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|Title:||hCTLA4-Ig transgene expression in keratocytes modulates rejection of corneal xenografts in a pig to non-human primate anterior lamellar keratoplasty model|
Le Bas-Bernardet, S.
|Citation:||Xenotransplantation, 2014; 21(5):431-443|
|Bertrand Vabres, Stéphanie Le Bas-Bernardet, David Riochet, Yan Chérel, David Minault, Jérémy Hervouet, Yvette Ducournau, Anne Moreau, Véronique Daguin, Flora Coulon, Annaïck Pallier, Sophie Brouard, Simon C. Robson, Mark B. Nottle, Peter J. Cowan, Eric Venturi, Pascal Mermillod, Philippe Brachet, Cesare Galli, Irina Lagutina, Roberto Duchi, Jean-Marie Bach, Gilles Blancho, Jean-Paul Soulillou and Bernard Vanhove|
|Abstract:||Background: Human corneal allografting is an established procedure to cure corneal blindness. However, a shortage of human donor corneas as well as compounding economic, cultural, and organizational reasons in many countries limit its widespread use. Artificial corneas as well as porcine corneal xenografts have been considered as possible alternatives. To date, all preclinical studies using de-cellularized pig corneas have shown encouraging graft survival results; however, relatively few studies have been conducted in pig to non-human primate (NHP) models, and particularly using genetically engineered donors. Methods: In this study, we assessed the potential benefit of using either hCTLA4-Ig transgenic or α1,3-Galactosyl Transferase (GT) Knock-Out (KO) plus transgenic hCD39/hCD55/hCD59/fucosyl-transferase pig lines in an anterior lamellar keratoplasty pig to NHP model. Results: Corneas from transgenic animals expressing hCTLA4-Ig under the transcriptional control of a neuron-specific enolase promoter showed transgene expression in corneal keratocytes of the stroma and expression was maintained after transplantation. Although a first acute rejection episode occurred in all animals during the second week post-keratoplasty, the median final rejection time was 70 days in the hCTLA4-Ig group vs. 21 days in the wild-type (WT) control group. In contrast, no benefit for corneal xenograft survival from the GTKO/transgenic pig line was found. At rejection, cell infiltration in hCTLA4Ig transgenic grafts was mainly composed of macrophages with fewer CD3+ CD4+ and CD79+ cells than in other types of grafts. Anti-donor xenoantibodies increased dramatically between days 9 and 14 post-surgery in all animals. Conclusions: Local expression of the hCTLA4-Ig transgene dampens rejection of xenogeneic corneal grafts in this pig-to-NHP lamellar keratoplasty model. The hCTLA4-Ig transgene seems to target T-cell responses without impacting humoral responses, the control of which would presumably require additional peripheral immunosuppression.|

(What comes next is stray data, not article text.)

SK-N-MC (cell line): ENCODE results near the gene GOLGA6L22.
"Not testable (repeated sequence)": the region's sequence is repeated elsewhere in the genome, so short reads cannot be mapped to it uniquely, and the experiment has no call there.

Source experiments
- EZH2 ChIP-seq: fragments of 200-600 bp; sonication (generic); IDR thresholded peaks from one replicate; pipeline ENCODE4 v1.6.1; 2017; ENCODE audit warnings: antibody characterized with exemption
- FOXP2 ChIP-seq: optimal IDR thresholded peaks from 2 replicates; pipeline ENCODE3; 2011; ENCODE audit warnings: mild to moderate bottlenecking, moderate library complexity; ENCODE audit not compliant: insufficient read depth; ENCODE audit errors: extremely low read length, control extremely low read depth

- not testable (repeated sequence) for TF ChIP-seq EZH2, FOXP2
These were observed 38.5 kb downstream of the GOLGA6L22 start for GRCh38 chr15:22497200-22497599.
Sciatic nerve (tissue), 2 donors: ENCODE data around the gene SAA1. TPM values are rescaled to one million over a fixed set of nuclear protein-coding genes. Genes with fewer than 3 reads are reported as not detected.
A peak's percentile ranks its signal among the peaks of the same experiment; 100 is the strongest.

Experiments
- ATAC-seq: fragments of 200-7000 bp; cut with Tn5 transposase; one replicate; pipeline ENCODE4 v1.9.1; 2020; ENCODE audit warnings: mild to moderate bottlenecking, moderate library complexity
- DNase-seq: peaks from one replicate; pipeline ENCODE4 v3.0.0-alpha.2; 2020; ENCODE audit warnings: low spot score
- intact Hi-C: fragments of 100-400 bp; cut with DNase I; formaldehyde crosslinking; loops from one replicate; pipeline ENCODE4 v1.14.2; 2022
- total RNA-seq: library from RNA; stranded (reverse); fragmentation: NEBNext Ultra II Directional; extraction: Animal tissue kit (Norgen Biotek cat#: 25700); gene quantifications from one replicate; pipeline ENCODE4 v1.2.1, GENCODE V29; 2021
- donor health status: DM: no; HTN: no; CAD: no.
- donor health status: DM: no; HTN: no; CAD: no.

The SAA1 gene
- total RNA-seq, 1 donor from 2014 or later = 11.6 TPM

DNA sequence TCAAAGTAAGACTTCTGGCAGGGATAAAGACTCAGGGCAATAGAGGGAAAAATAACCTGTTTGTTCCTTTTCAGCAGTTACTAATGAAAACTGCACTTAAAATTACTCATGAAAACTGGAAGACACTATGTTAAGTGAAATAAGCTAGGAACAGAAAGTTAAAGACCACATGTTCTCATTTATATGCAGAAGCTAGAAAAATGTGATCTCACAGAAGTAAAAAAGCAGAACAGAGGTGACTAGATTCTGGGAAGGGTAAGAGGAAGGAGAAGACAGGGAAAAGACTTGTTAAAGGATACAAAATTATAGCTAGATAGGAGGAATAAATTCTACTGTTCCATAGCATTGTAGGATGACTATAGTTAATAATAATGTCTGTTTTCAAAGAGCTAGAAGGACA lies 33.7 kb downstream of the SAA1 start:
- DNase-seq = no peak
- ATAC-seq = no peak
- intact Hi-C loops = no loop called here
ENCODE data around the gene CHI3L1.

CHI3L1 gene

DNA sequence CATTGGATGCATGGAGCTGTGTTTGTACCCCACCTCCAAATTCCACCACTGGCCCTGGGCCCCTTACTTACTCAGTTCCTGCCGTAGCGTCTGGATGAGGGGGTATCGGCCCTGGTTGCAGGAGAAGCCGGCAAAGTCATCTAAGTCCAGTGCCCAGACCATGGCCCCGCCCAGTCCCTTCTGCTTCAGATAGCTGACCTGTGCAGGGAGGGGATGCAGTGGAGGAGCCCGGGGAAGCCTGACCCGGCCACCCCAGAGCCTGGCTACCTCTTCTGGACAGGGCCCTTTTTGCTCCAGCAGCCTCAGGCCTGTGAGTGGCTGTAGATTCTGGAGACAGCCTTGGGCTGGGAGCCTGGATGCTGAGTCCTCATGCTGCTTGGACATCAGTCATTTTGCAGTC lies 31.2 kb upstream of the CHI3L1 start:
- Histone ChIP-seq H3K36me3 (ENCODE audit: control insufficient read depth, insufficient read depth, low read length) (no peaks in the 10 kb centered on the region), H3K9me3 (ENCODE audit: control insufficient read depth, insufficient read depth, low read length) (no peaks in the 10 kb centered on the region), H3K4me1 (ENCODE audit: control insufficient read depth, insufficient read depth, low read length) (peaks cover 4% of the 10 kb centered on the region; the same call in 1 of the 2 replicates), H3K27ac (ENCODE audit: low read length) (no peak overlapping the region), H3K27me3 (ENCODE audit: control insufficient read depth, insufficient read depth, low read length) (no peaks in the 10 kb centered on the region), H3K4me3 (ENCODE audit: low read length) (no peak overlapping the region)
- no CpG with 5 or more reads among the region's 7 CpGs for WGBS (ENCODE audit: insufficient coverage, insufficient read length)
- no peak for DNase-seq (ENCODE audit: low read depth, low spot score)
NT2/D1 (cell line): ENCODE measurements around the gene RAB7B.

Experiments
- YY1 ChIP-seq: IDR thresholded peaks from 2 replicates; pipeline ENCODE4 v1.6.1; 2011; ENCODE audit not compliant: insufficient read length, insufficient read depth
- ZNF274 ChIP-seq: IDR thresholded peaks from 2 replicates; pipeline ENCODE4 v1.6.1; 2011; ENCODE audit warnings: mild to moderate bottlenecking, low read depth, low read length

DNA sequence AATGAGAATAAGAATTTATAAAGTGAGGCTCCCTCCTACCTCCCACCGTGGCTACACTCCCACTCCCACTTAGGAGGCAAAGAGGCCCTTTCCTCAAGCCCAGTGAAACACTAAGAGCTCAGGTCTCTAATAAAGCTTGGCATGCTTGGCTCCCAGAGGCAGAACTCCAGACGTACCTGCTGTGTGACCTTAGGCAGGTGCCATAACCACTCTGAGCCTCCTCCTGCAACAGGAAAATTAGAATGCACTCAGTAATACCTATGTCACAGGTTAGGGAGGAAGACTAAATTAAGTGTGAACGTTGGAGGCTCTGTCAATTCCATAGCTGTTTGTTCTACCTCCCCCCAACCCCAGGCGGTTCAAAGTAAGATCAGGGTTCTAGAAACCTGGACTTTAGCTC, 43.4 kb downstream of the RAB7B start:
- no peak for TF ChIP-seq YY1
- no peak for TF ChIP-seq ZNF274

|Keywords:||alpha1; corneal blindness; corneal xenograft; hCTLA4-Ig; lamellar keratoplasty; pig to non-human primate model; transgenic pig line; 3-Galactosyl Transferase KnockOut|
|Description:||Version of Record online: 7 JUL 2014|
|Rights:||© 2014 John Wiley & Sons A/S. Published by John Wiley & Sons Ltd.|
|Appears in Collections:||Obstetrics and Gynaecology publications|
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